A photo of actress Betty White
Getty Images

White was offered the part of Beverly Connelly, onscreen mother to Helen Hunt, in the Oscar-winning movie As Good as It Gets. But the devoted animal lover was horrified by the scene where Jack Nicholson's curmudgeonly anti-hero pitches a small dog down the trash chute of his apartment building. On The Joy Behar Show White explained, "All I could think of was all the people out there watching that movie … and if there's a dog in the building that's barking or they don't like—boom! They do it." She complained to director James L. Brooks in hopes of having the scene cut. Instead, he kept it and cast Shirley Knight in the role.

12. A Facebook campaign made White the oldest person to ever host Saturday Night Live.

In 2010, a Facebook group called Betty White To Host SNL … Please? gathered so many fans (nearly a million) and so much media attention that SNL executive producer Lorne Michaels was happy to make it happen. At 88 years old, White set a new record. Her episode, for which many of the show's female alums returned, also won rave reviews, and gave the show's highest ratings in 18 months. White won her fifth Emmy for this performance.

13. She is the oldest person to earn an Emmy nomination.


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In 2014, White earned an Emmy nod for Outstanding Host for a Reality or Reality-Competition Program for the senior citizen-centric prank show Betty White's Off Their Rockers. She was 92. She also holds the record for the longest span between Emmy nominations, between her first (1951) and last (so far).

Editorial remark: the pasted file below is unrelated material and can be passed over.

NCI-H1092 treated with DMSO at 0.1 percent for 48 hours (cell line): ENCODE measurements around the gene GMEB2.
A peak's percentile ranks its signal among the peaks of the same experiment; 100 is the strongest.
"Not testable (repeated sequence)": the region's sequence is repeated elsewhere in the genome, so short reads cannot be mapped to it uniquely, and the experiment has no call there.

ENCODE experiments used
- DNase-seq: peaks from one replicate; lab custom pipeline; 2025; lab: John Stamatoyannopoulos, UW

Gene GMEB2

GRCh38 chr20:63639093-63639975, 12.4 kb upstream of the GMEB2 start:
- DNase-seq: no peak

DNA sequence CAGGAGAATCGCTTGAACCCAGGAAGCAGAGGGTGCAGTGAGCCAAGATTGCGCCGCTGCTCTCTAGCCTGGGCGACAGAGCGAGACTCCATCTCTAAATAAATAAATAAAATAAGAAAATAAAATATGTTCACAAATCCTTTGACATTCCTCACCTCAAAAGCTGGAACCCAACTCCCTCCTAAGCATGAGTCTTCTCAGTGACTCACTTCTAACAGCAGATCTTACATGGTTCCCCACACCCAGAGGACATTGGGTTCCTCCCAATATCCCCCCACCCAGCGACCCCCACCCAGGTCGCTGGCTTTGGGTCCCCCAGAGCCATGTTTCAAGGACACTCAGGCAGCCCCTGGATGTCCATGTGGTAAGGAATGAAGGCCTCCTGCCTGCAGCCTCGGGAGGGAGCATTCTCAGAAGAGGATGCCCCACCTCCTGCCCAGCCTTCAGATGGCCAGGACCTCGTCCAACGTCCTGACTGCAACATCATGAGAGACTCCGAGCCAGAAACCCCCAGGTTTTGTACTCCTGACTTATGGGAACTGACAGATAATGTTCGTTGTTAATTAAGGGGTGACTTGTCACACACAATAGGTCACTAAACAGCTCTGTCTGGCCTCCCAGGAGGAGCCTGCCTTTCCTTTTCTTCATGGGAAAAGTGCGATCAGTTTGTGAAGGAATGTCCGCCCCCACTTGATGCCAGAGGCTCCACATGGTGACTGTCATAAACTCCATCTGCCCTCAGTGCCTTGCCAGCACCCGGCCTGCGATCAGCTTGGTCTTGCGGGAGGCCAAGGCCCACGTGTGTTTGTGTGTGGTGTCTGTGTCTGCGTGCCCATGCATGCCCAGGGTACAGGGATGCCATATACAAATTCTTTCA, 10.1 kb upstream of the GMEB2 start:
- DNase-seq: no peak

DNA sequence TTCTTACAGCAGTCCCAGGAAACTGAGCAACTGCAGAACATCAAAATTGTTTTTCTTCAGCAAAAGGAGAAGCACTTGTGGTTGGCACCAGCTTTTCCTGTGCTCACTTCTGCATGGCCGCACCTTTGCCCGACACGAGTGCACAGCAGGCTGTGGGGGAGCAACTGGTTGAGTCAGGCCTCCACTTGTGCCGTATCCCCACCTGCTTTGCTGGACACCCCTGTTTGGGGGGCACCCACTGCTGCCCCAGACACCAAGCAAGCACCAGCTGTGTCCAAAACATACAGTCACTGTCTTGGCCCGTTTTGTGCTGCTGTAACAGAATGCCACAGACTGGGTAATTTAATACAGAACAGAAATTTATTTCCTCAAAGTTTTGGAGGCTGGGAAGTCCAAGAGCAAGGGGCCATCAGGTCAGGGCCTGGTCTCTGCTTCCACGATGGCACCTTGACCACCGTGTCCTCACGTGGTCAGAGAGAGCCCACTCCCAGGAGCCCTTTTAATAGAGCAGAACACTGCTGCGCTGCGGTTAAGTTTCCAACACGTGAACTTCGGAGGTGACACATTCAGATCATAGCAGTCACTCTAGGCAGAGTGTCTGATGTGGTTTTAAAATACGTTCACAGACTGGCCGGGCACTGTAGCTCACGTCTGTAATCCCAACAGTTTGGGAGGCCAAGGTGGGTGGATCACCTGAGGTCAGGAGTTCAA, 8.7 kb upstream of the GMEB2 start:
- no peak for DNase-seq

14. She loves junk food.

The key to aging gracefully has nothing to do with health food as far as White is concerned. In 2011, her Hot in Cleveland co-star Jane Leeves dished on White's snacking habits, "She eats Red Vines, hot dogs, French fries, and Diet Coke. If that's key, maybe she's preserved because of all the preservatives." Fellow co-star Wendie Malick concurred, "She eats red licorice, like, ridiculously a lot. She seems to exist on hot dogs and French fries." 

15. She wants Robert Redford.

A photo of actor Robert Redford
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White once gave this cheeky confession: “My answer to anything under the sun, like ‘What have you not done in the business that you’ve always wanted to do?’ is ‘Robert Redford.'” Though she has more than 110 film and television credits on her filmography, White has never worked with the Out of Africa star, who is 14 years her junior.